Want to know how powerful the spirit of collaboration can be? Look no further than Boston, this past week. Everyone co-operated. Everyone was on the same page. They worked as a team.
From the Governor to the Mayor. From the local police to the FBI. From the swat teams, to the military, to the bomb squads, to the Bureau of Alcohol, Tobacco Firearms and Explosives. From the emergency workers to the medical personnel to the fire fighters. From the runners to the residents to the business owners.
I wasn’t there. I have no training in such matters. Or, thankfully, any experience. But this I do know. If they hadn’t put their egos aside, if they hadn’t put individual agendas or prejudices or beliefs or preferences aside, if they hadn’t collectively focussed on the end goal, if they hadn’t come together as one, it is doubtful we’d have the outcome we’ve got.
Bringing the suspects to justice was priority number one. So was capturing them alive. As was getting the job done without losing any more civilian life. Without losing law enforcers’ lives. Even if it meant taking their time. Even if it meant having the press and members of the public down their throats, impatient for quick results.
This is going to sound strange considering the gravity of the situation. But it was beautiful to watch. Not the tragedy. The teamwork. The orchestration. Everyone involved knew what their job was. When it was their turn to perform. Understanding each and every one had a critical role to play. Appreciating each and every one had a critical role to play. Knowing only one individual could be in charge. Would be in charge.
No lone wolves. No one going rogue.
Marshalling all that manpower, all that expertise, all that experience, all those different skills, all that equipment had to be an undertaking of mammoth proportions. But they made it look easy. And seamless. And the results speak for themselves.
They even spoke as one at the few press conferences they allowed. There was one message. One story. No matter who was doing the talking. No one spoke out of turn.
Unfortunately we don’t live in a world where we see this very often, any more. We’re certainly not seeing it in Washington. Or in Toronto, for that matter. What’s good for the greater good isn’t on the agenda, it seems. Instead of pulling together, we work against each other. At cross purposes. And accomplish nothing. In fact, we make everything worse.
You don’t just witness this in politics or during disasters, terrorist attacks and other tragedies. You see it closer to home, as well. In our personal and professional lives. I’ve worked in companies where dissension and resentment and jealousy and differences of opinion have gotten in the way. Where management can’t agree. Won’t agree, actually. Where personal ambition takes priority over corporate vision. Where pig-headedness makes productivity impossible. Where, given the circumstances, success is impossible.
We saw co-operation at its best in Boston. Let’s hope it’s a lesson the whole world takes to heart.
Co-operation is key. This was the first thing I remember learning on Sesame Street at the age of 3. It will always be the key.
Really positive outcome for the world, despite the tragedy that occurred. Perhaps this is the dawn of a new era where we all will start working together to put an end to this individualistic mentality that has come about.
Humans are a collective species, we work better, together. The Internet has opened up channels for us to come together, like you and I are now. I am in Australia and you are in … Canada?? This a such a good thing that’s happening.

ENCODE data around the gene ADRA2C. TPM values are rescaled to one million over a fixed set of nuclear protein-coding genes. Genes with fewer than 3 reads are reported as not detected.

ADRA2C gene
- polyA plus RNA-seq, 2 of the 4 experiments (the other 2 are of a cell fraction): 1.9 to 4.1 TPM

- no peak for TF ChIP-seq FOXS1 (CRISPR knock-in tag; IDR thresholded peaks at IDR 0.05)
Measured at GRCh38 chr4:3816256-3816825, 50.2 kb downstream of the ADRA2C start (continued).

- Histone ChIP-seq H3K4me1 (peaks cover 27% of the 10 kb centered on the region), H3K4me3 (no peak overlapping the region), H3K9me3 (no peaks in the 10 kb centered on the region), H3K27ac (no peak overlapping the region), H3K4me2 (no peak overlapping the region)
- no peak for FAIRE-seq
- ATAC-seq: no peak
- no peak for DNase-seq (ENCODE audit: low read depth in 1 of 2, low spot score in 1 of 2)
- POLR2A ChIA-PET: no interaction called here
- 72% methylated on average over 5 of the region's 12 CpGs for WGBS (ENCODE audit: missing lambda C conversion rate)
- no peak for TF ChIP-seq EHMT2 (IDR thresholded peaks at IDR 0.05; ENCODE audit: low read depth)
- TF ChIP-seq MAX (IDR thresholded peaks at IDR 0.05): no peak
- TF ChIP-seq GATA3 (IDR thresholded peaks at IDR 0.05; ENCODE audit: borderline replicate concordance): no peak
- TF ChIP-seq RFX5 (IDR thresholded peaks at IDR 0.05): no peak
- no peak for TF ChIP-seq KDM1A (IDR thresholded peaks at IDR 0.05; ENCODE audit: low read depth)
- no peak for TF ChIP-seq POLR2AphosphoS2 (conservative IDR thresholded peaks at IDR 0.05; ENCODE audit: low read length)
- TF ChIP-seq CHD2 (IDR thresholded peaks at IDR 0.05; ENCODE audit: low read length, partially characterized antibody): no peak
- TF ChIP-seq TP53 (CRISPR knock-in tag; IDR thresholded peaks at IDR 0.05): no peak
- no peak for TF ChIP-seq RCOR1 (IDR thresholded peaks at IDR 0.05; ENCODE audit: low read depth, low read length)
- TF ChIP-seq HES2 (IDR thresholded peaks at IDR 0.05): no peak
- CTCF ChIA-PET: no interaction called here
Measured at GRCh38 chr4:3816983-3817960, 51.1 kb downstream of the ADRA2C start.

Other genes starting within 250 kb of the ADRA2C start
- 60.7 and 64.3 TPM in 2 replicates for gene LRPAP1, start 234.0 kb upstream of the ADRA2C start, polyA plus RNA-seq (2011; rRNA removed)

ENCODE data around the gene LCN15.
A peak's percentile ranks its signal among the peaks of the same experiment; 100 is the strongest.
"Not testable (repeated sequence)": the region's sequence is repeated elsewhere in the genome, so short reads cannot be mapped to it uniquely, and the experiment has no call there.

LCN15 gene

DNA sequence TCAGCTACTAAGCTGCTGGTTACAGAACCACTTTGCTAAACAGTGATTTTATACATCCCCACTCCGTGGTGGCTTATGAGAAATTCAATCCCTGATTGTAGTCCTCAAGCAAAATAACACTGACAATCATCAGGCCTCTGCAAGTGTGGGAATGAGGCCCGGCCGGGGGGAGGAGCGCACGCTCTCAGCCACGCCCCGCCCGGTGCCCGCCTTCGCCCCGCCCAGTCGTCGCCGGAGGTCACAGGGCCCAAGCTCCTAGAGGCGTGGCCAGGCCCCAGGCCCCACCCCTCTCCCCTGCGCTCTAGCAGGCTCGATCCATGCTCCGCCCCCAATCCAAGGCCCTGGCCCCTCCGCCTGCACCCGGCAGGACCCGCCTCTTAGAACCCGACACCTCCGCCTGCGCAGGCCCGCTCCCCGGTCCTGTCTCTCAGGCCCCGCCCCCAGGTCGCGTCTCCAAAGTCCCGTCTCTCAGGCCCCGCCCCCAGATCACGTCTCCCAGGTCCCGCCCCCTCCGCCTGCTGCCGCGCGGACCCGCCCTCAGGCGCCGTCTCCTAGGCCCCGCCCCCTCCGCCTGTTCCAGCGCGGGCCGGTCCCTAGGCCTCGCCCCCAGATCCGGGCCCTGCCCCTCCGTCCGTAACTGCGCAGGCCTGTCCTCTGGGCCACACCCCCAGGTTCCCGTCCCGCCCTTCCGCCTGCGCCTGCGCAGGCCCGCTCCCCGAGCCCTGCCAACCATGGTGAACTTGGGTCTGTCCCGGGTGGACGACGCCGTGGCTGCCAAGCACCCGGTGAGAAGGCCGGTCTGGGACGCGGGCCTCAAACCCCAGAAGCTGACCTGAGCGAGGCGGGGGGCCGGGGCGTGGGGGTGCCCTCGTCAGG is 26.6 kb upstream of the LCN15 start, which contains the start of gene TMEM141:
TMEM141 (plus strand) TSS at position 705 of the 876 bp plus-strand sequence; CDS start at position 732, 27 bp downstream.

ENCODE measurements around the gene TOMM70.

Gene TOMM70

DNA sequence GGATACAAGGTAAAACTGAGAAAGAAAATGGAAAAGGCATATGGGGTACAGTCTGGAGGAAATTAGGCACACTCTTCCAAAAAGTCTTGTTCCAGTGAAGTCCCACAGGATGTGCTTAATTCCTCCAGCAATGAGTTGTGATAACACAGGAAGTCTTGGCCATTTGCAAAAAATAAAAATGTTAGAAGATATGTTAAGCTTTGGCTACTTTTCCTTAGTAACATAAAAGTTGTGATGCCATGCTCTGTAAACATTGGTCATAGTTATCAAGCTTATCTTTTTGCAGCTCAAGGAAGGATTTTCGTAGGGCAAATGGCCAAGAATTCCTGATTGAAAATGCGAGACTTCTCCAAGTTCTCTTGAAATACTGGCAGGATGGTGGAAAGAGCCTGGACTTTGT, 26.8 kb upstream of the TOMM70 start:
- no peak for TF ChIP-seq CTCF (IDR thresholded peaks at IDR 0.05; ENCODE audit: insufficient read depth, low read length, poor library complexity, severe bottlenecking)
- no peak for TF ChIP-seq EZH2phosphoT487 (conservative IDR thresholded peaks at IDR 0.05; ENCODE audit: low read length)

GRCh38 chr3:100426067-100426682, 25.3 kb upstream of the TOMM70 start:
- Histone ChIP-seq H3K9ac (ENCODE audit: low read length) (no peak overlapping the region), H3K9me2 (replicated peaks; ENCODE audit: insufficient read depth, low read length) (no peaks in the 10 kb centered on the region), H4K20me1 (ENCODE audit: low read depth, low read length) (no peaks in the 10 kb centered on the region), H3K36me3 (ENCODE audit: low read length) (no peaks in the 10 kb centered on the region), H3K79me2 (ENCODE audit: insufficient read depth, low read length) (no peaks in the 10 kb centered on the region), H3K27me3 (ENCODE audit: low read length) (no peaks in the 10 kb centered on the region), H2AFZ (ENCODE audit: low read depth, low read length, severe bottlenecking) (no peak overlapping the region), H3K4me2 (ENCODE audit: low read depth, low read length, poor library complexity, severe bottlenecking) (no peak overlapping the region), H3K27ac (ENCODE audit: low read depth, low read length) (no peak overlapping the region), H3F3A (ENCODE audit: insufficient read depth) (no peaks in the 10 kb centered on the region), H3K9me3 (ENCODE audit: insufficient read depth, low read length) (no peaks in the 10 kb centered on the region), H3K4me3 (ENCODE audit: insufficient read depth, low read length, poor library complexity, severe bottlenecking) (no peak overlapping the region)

Thanks for the inspiring post.
Thank you for sharing your thoughts. You are absolutely right. We can only benefit from the sharing of knowledge and experience. Collective wisdom is one of the most powerful tools at our disposal. And technology makes it possible for people to contribute from virtually every corner of the world. Imagine what we could accomplish if we took full advantage of it. And yes, how fabulous is it, that you and I can communicate this way, so easily, so seamlessly from opposite ends of the earth.
Well we are taking advantage of it, I just hope the people sitting at the helm could as well. They ought to look & learn to follow the people’s lead on how this world has changed. Egos aside (as in your aptly titled post), we can all accomplish greatness.
I agree. Let’s hope they do. My fingers are crossed.
There’s a photo of a man in a red tshirt huddled over a woman who was hurt in the blast. I saw it on facebook with a nonsense tag line about how he had planned to propose to her after she crossed the finish line, and that she had died in the blast. In truth, he was a man who had stopped to console and help her – even though he’d never met her. Instead of running away from the blood splattered pavement and the possibility of further explosions, he stopped to comfort an injured stranger. I found that a million times more moving than the fake story someone tagged to it – for no apparent reason. Then there was the Costa Rican man running along another who had lost his legs in the blast, holding an artery shut with his hands. He travels the US talking about peace, after (I believe) his son died on a tour of duty.
These individual stories add up to a whole, and whilst the bombings were utterly mindless and tragic – it has brought out an amazing side in people, which I think we often forget is there.
It’s true. I just wish it didn’t take a tragedy to do it.
I echo your final sentiment. Something good needs to come from tragedy such as this.
Let’s hope so.
I’m a native of Massachusetts and I can tell you this much – Yankees may have their ordinary differences, but Bostonians will automatically put them all aside in a split second, and band together as ONE. Deep determination, One mind.
It was surely evident during this tragedy. Good for them.